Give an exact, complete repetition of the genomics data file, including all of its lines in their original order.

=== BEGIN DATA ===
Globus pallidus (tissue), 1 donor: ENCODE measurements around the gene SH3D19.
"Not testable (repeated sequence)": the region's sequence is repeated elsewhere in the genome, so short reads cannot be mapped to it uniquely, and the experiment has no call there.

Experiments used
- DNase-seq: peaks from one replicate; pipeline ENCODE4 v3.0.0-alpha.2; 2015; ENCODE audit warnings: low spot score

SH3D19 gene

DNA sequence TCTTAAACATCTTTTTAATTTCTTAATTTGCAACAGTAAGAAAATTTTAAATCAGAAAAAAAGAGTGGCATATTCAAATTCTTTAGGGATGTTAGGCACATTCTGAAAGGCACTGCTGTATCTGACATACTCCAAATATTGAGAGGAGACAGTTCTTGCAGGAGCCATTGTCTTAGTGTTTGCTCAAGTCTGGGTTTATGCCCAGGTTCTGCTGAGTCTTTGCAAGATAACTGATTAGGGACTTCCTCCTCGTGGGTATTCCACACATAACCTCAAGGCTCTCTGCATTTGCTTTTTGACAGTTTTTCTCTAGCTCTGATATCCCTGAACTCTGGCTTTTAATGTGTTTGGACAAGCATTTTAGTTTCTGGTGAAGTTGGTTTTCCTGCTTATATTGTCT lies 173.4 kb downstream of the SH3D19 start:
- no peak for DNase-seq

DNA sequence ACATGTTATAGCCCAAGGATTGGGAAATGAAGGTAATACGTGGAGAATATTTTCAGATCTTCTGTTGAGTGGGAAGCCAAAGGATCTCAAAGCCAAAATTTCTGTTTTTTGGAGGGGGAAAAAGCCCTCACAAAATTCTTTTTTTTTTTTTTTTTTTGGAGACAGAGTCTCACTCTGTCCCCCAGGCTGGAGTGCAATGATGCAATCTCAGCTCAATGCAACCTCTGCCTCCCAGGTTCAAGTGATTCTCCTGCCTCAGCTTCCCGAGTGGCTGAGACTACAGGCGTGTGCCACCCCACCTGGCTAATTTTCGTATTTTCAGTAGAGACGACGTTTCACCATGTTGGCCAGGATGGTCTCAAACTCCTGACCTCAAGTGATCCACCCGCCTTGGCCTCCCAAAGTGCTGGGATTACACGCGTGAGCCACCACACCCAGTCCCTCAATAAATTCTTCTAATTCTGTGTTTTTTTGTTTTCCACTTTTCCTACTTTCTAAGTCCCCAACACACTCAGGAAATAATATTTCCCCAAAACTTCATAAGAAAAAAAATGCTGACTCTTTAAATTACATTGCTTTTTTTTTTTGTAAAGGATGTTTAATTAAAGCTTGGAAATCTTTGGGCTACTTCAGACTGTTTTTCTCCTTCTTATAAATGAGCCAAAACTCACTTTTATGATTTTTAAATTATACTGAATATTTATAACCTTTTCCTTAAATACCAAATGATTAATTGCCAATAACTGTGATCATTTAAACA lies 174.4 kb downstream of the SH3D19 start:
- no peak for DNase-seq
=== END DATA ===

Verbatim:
Globus pallidus (tissue), 1 donor: ENCODE measurements around the gene SH3D19.
"Not testable (repeated sequence)": the region's sequence is repeated elsewhere in the genome, so short reads cannot be mapped to it uniquely, and the experiment has no call there.

Experiments used
- DNase-seq: peaks from one replicate; pipeline ENCODE4 v3.0.0-alpha.2; 2015; ENCODE audit warnings: low spot score

SH3D19 gene

DNA sequence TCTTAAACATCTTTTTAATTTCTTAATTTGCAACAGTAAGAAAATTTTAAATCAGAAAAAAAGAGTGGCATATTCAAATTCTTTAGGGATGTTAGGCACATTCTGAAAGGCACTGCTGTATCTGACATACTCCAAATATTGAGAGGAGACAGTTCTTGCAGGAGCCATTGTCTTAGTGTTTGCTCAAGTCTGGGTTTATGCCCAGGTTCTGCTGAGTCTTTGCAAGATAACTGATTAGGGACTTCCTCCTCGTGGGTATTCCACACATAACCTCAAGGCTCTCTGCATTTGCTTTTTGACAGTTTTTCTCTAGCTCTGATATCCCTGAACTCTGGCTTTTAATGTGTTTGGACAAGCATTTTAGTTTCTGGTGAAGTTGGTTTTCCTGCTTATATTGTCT lies 173.4 kb downstream of the SH3D19 start:
- no peak for DNase-seq

DNA sequence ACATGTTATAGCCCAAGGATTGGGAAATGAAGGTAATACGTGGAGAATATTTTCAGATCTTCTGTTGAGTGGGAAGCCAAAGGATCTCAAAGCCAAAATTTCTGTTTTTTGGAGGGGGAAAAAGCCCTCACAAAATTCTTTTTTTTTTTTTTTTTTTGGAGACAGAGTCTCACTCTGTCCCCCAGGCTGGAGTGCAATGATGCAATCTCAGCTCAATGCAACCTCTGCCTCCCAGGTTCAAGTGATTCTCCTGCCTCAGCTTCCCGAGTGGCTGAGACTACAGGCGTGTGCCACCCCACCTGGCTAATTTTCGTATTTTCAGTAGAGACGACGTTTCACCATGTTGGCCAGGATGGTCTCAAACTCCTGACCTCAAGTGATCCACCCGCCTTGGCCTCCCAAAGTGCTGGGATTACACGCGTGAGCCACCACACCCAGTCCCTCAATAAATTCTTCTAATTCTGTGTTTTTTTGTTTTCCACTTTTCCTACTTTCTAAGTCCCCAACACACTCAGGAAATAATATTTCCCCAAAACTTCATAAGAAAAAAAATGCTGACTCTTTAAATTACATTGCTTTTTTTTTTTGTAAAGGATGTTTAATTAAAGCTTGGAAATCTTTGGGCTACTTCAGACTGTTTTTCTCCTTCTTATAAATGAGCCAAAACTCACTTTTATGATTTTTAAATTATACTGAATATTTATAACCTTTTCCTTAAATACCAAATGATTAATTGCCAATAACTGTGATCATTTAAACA lies 174.4 kb downstream of the SH3D19 start:
- no peak for DNase-seq